The miles ticked off…7:07…6:59…6:56…I gave it just about everything I had.  We had all been warned before the start that the “5-mile course” was really 5.5, so I was concerned when my lungs felt maxed out with over a mile to go.  But luckily my legs responded as I continued to push them.  I was ecstatic to see mile 5 close out at a 6:53 pace. Now I just had to hold on!  I could hear the festival music seconds before I burst out of the woods and sprinted down the home stretch.  My team was cheering, and I had the satisfaction that not only did I support them well, but I managed to escape the grip of the Terminator who no doubt finished close behind.  I handed off the baton, had to be told to continue past the finish line because I literally stopped short as soon as I had made the transfer, and then had to fight the urge to puke all over the aid table.  After hiding behind the start tent for a few minutes to get some fresh air, I emerged victorious to high five my teammates.  An official 7:08 pace overall…I’ll take it!

Another highlight of the day was getting some additional miles in with my best buddy, Jeff Winchester, while he crushed a new personal best in the 50K.  It’s clear that the Southern Tour team has put a lot of thought into event logistics, including extending the 50K/50 Mile course into a 10-mile loop.  Although it incorporated the 5 mile relay loop, the ultra-distance runners had the extra 5 miles to themselves where they weren’t constantly being antagonized with “on your left” or “great work” (I was guilty of that one) as relay runners zipped by at the speed of heat.  During my time with Jeff I was able to see the rest of the trail while we chatted about all kinds of fun topics.  Then, with a few miles to go, I ran ahead to make sure I got pictures of his 50K finish.  I have found that there is not much more satisfying than witnessing people you care about accomplish hard things.  While he has conquered much bigger runs than this, being present to celebrate a new PR with him was special for me.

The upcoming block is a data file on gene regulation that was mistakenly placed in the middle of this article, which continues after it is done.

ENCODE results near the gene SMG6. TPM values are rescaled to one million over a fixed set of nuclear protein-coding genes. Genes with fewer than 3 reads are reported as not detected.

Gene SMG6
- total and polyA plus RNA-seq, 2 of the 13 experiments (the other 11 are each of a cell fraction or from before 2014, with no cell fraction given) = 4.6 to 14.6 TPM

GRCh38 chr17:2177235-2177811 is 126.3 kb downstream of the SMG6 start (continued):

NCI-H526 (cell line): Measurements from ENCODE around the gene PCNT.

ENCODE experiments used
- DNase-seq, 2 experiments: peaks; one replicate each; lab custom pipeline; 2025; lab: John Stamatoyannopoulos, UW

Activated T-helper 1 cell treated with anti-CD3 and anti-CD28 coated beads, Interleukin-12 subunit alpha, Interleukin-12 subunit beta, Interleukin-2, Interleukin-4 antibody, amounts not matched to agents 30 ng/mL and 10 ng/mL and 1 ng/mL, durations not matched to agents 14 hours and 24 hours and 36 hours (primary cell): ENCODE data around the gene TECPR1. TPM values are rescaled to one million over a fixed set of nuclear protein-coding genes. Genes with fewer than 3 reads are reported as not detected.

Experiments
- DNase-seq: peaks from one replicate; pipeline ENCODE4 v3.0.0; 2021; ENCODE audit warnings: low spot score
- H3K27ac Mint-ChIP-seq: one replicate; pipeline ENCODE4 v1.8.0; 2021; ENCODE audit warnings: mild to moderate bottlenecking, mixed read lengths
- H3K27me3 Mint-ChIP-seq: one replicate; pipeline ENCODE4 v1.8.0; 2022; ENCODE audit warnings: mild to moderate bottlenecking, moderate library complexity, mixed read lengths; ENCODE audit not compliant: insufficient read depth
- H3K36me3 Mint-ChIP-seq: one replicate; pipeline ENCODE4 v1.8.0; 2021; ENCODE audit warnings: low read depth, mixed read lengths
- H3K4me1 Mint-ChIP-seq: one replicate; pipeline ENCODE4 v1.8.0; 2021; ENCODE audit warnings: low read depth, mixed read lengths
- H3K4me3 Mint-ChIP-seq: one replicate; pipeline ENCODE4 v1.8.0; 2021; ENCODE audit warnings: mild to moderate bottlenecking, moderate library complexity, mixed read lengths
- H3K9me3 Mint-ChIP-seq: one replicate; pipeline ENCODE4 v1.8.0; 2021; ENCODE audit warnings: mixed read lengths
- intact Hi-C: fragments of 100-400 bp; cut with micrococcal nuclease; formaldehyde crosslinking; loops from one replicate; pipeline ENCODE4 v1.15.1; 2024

The only thing that would have made the day better would have been to have my wife, Shannon, by my side.  She was not feeling well so was not able to attend…and I missed having her there.  She is my biggest cheerleader and it is very rare that I am in that atmosphere without her.  It caused me to reflect and take it all in.  The more I thought about it, the more I realized just how alive I feel at these events.  Around other runners.  Around people that push themselves and embrace the painful challenge of getting better. And around her and my kids.  When I can combine the high of the running world with the love of my family, it’s like the stars align and all is right with the universe.  It is 100 percent, pure joy.

I went home and told Shannon that I don’t want to miss another Southern Tour Ultra ever again.  Because there are lots of races, but this isn’t a race…it is an experience.  The Southern Tour Ultra website describes the event as the “The Woodstock of Wilmington” and I would have to agree.  If you have been part of the magic, you know what I am talking about.  If not, do yourself a favor and get there in 2021!

Have a story from your favorite race or event?  I would love to hear from you!